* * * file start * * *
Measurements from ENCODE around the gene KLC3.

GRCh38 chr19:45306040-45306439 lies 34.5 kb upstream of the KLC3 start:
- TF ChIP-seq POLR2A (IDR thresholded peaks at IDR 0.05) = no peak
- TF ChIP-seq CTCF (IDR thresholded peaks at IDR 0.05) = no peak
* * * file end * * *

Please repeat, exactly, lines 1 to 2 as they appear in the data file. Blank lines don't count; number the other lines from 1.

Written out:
Measurements from ENCODE around the gene KLC3.

GRCh38 chr19:45306040-45306439 lies 34.5 kb upstream of the KLC3 start: